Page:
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The Company Service Providers Act was enacted on December 24, 2013, and requires the registration of any person operating in or from Malta who acts as a company service provider by way of business. Due to the different interpretations that followed this requirement, it created a form of uncertainty among the financial services community, particularly on the issue of who needs to register and who is eligible for exemption.

Company Service Providers (CSPs) had until March 24 to apply with the Malta Financial Services Authority (MFSA) for registration while those exempt needed to notify the Financial Intelligence Analysis Unit (FIAU) by the same date.

After a consultation document issued by the MFSA and a series of industry comments to aid understanding, the final rules were issued on March 21 and gave limited time to interested parties to make sure that they comply with requirements. So, who is considered to be a ‘company service provider’ and who actually needed to apply for registration?

First of all, a company service provider (CSP) is mainly a person that provides, among other services, company formation services, the provision of directors or secretaries, and the provision of a registered address for limited liability companies or other legal entities. These services are provided extensively around the island and, therefore, this definition encompassed a substantial amount of people. However, it was easier to deduce who needs to register than who is eligible for an exemption.

In my opinion, these regulations were issued to limit the people providing these services, which are traditionally offered by accounting and legal professionals. In turn, these regulations manage to create a more secure professional environment. Professionals are already bound to comply with extensive anti-money laundering laws and regulations, while unwarranted individuals used to provide similar services without the necessary obligations, such as the appointment of a money laundering reporting officer (MLRO).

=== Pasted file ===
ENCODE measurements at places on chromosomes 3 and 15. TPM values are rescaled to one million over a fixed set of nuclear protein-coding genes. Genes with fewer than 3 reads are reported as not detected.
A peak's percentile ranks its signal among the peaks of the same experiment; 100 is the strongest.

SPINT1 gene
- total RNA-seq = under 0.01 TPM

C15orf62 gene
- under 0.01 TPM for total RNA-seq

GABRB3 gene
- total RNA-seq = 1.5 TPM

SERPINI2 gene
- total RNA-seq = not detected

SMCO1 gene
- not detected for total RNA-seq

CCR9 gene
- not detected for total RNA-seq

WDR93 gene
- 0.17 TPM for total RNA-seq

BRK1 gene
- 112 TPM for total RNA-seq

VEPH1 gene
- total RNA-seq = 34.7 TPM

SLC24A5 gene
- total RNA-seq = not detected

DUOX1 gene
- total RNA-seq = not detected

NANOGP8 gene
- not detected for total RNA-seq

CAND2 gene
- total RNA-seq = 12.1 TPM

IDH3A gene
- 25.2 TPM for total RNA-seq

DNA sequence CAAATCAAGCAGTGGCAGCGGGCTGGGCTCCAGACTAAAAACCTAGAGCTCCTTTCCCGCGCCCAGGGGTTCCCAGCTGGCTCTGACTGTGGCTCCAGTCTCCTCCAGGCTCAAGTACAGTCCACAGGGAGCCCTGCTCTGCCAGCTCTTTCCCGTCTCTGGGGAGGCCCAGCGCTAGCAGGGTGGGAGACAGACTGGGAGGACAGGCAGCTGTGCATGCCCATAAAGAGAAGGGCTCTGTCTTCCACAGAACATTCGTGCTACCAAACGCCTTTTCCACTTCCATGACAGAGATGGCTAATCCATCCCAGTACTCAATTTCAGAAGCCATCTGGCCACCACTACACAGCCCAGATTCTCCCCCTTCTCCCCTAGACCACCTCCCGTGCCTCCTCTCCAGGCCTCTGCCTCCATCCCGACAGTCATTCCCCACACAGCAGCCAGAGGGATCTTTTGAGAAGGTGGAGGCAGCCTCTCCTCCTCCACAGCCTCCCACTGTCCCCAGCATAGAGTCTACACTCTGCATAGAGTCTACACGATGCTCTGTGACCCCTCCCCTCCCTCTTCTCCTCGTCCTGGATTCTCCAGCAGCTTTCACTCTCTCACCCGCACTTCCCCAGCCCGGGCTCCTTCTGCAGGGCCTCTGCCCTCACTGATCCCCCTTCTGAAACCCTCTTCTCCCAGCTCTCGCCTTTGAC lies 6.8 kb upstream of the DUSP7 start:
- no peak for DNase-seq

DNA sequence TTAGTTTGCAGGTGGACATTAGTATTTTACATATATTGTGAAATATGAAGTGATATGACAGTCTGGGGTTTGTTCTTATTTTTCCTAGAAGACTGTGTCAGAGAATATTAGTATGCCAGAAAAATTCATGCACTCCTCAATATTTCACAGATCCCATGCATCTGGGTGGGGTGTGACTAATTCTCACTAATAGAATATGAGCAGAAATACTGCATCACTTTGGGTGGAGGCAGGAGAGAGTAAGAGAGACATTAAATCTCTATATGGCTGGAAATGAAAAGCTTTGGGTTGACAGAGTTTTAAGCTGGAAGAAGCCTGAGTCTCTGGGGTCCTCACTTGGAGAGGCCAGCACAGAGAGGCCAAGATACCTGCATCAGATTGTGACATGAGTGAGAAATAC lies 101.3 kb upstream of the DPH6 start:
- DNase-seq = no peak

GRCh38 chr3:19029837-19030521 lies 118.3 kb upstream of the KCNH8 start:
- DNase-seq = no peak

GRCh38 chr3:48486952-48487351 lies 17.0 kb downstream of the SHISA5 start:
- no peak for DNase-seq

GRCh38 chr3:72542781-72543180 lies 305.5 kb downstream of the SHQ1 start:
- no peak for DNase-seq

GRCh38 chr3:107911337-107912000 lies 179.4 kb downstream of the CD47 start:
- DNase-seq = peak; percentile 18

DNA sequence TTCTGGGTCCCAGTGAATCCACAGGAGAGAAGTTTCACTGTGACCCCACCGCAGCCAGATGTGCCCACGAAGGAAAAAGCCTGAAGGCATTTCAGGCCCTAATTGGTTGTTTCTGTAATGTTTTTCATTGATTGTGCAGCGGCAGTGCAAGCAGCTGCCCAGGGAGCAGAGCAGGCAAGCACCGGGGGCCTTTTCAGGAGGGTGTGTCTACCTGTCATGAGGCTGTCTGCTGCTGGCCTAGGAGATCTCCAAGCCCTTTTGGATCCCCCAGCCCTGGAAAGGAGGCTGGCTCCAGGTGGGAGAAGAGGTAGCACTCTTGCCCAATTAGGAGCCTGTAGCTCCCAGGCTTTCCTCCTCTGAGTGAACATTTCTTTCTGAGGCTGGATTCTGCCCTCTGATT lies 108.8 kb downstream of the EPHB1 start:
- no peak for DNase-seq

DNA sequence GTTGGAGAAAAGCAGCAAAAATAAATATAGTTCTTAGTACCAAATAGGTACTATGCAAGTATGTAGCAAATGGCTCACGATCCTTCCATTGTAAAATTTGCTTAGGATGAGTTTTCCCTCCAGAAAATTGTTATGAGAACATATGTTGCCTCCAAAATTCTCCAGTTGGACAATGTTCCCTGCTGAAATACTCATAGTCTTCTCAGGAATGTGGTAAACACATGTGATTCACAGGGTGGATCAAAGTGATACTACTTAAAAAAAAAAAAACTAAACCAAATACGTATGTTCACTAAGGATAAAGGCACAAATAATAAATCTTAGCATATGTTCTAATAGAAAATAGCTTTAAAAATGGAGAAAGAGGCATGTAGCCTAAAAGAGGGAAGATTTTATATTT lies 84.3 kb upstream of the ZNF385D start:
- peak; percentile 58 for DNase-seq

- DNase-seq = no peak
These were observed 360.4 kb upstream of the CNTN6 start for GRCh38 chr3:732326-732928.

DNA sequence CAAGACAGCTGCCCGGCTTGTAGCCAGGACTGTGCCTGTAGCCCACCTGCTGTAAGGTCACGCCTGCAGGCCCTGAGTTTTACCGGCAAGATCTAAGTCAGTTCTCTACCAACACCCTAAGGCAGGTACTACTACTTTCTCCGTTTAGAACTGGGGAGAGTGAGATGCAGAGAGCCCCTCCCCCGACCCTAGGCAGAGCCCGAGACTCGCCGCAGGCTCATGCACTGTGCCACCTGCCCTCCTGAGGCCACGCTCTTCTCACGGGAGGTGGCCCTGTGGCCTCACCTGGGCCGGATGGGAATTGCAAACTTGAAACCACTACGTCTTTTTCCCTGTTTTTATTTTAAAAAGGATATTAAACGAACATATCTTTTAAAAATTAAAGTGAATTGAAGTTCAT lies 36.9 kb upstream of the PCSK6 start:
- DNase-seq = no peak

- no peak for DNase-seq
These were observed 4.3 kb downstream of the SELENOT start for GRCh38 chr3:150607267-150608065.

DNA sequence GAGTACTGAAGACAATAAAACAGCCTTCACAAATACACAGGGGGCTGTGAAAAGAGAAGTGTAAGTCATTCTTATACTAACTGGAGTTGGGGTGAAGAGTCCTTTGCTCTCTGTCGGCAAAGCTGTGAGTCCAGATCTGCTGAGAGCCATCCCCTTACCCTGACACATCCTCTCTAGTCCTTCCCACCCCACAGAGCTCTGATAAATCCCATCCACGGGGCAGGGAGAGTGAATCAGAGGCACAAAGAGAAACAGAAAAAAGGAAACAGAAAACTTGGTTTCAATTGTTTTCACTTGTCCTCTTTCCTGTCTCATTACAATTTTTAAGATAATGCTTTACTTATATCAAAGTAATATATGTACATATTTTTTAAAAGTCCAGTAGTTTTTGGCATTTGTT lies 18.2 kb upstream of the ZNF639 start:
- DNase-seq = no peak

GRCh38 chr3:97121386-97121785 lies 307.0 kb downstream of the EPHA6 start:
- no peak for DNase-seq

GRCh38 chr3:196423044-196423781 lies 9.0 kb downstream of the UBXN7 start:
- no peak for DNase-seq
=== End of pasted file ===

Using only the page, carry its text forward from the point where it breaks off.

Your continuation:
In fact, it was made abundantly clear that CSPs who do not possess a warrant or equivalent to carry out the profession of advocate, notary public, legal procurator, certified public accountant or are authorised to act as a trustee are required to register with the MFSA.

It was made equally clear that the term “activity undertaken by way of business” will include the majority of the relevant services provided given that they produce a significant benefit to the CSP.

Furthermore, the authority confirmed the De Minimis Rule that limits the number of directorships a person registered under the act can or may offer by way of business.

Nonetheless, industry comments were extensive and professionals expected confirmation as to whether they are, or are not, exempt from registration.

Common concerns included: the registration of multiple CSPs forming part of the same group which are expected to register separately; confirmation that the appointment of an employee as a director for a company by a CSP does not need a separate registration; and a confirmation that firms with a separate legal entity, such as an audit firm registered in terms of the Accountancy Profession Act, are exempt from registration as opposed to other firms which must rely on the individual warrant holders.

Therefore, if a person or entity is required to register in terms of this Act, it will be required to comply with general, financial and organisational requirements such as: periodic reviews; notifications of changes in companies; prior written consent from the MFSA when carrying out major changes affecting the said companies; a minimum share capital requirement for registered companies; and an annual registration fee.

If you’re in doubt as to whether or not you’re entitled to an exemption or need to register in terms of these rules, I suggest that you contact both the MFSA and the FIAU as soon as possible.

This article was written by Bernard Gauci and published in the Sunday Times on 6th April 2014.

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